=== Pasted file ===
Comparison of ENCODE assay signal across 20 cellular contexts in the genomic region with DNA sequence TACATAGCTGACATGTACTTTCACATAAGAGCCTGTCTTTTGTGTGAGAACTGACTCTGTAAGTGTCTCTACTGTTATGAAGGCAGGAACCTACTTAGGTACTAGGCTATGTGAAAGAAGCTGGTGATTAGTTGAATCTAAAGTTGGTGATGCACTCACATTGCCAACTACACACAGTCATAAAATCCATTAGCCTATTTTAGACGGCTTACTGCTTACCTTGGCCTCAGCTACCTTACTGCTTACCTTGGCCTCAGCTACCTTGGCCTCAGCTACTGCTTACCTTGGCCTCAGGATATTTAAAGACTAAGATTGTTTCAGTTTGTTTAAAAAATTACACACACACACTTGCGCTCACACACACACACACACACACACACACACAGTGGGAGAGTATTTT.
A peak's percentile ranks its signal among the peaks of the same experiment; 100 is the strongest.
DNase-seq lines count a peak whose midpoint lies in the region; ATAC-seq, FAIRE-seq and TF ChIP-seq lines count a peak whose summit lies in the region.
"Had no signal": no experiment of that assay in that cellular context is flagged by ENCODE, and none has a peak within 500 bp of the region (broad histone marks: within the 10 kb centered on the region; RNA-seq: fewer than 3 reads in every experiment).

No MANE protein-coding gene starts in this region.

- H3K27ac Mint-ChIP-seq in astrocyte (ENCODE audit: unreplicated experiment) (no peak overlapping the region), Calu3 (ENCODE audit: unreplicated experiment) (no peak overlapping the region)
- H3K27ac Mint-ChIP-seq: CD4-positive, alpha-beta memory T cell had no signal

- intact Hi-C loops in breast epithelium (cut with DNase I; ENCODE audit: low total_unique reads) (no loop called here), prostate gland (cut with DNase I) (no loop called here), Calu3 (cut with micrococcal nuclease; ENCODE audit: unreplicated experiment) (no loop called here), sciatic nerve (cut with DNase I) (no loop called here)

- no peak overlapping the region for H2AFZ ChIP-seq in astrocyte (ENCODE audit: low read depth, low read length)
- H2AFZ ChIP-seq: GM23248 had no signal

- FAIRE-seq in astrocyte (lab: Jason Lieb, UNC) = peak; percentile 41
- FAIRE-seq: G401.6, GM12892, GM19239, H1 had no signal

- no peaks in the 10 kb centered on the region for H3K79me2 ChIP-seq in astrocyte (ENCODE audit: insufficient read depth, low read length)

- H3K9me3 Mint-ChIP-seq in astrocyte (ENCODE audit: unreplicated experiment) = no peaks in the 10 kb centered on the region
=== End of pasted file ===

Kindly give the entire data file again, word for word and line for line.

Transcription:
Comparison of ENCODE assay signal across 20 cellular contexts in the genomic region with DNA sequence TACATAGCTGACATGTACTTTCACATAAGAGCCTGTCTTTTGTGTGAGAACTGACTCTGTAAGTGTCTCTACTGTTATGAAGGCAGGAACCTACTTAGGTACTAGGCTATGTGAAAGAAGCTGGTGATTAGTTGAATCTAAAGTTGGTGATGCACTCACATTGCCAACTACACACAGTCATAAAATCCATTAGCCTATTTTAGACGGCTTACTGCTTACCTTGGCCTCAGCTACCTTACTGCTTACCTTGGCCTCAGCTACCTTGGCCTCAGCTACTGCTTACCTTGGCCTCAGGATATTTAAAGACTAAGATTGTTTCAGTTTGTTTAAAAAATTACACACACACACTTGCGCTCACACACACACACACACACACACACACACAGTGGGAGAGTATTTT.
A peak's percentile ranks its signal among the peaks of the same experiment; 100 is the strongest.
DNase-seq lines count a peak whose midpoint lies in the region; ATAC-seq, FAIRE-seq and TF ChIP-seq lines count a peak whose summit lies in the region.
"Had no signal": no experiment of that assay in that cellular context is flagged by ENCODE, and none has a peak within 500 bp of the region (broad histone marks: within the 10 kb centered on the region; RNA-seq: fewer than 3 reads in every experiment).

No MANE protein-coding gene starts in this region.

- H3K27ac Mint-ChIP-seq in astrocyte (ENCODE audit: unreplicated experiment) (no peak overlapping the region), Calu3 (ENCODE audit: unreplicated experiment) (no peak overlapping the region)
- H3K27ac Mint-ChIP-seq: CD4-positive, alpha-beta memory T cell had no signal

- intact Hi-C loops in breast epithelium (cut with DNase I; ENCODE audit: low total_unique reads) (no loop called here), prostate gland (cut with DNase I) (no loop called here), Calu3 (cut with micrococcal nuclease; ENCODE audit: unreplicated experiment) (no loop called here), sciatic nerve (cut with DNase I) (no loop called here)

- no peak overlapping the region for H2AFZ ChIP-seq in astrocyte (ENCODE audit: low read depth, low read length)
- H2AFZ ChIP-seq: GM23248 had no signal

- FAIRE-seq in astrocyte (lab: Jason Lieb, UNC) = peak; percentile 41
- FAIRE-seq: G401.6, GM12892, GM19239, H1 had no signal

- no peaks in the 10 kb centered on the region for H3K79me2 ChIP-seq in astrocyte (ENCODE audit: insufficient read depth, low read length)

- H3K9me3 Mint-ChIP-seq in astrocyte (ENCODE audit: unreplicated experiment) = no peaks in the 10 kb centered on the region